I probably should point out that there are other side effects outside of the cytokine release that we experience with this agent. So there are certainly some challenges of toxicity, including some dropping in the blood counts. That’s not necessarily out of expectation for patients with relapsed/refractory myeloma; infection continues to be an issue, particularly in those already immunocompromised patients. 60% or so of patients continue to have some infection; the majority were lower grade but the primary organs that were affected the most tend to be the respiratory tract, there’s some pneumonia, sinusitis, bronchitis; there is some urinary tract infection. There were two patients who died from infection, including one from pneumonia and another one from COVID.
So, as we are exploring the bispecific technology, of course there is a concern about T-cell exhaustion. As you activate the T-cells continually, these T-cells actually lose their fitness and that leads to perhaps not only inability to continue to kill off the cancer but also inability to prevent infection. So in this study we now have an amendment coming out to decrease the frequency of the agent. Currently this REGN5459 is given weekly for sixteen weeks and then it goes down to every other week until progression or intolerable toxicity. But in the amendment we would go down after 24 weeks for patients who achieve vgPR or better to be just monthly, recognising that perhaps we don’t have to be as aggressive because in these patients with very deep response they are likely to do very well. How do we know that? We know that patients in the study who have responded are projected to maintain their response passing twelve months in almost 80% of them. So not only they get a response quickly, the response rate is high, but also it’s quite durable. So perhaps we can balance the convenience and decrease the longer-term side effects and still continue to maintain response.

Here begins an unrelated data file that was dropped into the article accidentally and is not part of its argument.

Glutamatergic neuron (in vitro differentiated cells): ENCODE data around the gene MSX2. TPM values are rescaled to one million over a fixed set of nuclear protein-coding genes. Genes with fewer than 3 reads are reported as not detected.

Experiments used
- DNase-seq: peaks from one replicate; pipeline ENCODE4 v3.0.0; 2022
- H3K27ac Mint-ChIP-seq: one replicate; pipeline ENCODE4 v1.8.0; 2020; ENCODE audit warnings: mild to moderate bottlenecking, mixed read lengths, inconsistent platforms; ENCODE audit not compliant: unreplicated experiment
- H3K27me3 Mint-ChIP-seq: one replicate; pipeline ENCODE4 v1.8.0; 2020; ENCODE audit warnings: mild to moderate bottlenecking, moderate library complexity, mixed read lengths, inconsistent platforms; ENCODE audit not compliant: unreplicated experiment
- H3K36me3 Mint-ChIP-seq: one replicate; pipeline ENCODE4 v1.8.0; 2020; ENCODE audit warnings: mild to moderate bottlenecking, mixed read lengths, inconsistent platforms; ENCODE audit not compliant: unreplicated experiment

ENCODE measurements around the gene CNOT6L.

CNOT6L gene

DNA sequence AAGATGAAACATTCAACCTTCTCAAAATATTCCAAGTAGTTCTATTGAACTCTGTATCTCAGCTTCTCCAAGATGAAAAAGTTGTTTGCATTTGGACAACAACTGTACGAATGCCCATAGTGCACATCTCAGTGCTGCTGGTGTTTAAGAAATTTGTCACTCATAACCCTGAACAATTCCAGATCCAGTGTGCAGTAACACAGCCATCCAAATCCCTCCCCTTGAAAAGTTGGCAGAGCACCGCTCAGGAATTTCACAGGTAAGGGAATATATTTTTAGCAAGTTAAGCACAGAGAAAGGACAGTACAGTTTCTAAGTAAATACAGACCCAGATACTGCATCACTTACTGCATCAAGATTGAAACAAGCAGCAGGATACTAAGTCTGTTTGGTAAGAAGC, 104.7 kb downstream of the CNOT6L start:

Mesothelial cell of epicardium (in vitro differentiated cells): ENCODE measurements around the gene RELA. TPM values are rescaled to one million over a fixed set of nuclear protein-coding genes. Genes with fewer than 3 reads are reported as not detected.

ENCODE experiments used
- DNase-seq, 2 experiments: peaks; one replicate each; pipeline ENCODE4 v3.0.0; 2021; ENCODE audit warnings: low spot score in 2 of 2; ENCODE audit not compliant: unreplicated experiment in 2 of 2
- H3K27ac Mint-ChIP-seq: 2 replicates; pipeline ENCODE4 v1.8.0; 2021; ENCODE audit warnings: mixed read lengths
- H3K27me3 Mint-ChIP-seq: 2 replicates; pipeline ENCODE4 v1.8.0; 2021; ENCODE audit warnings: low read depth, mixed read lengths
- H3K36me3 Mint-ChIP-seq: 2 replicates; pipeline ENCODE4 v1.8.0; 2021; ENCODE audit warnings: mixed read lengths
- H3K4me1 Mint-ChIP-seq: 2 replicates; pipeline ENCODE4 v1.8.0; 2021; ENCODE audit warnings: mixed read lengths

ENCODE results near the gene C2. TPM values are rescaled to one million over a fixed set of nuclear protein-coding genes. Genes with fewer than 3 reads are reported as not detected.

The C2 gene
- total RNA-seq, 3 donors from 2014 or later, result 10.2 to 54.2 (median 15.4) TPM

The whole idea whether using less frequent treatment and also using this lower affinity to the T-cell, activating and expanding T-cells in a more controlled way, whether that would also, due to cell exhaustion and decreasing function, is yet to be seen. Our study has a median follow-up of about nine months so there is still data coming in and there are about 12 patients who are still on treatment right now with some actually passing the 26-month mark. So we’re pretty encouraged about that.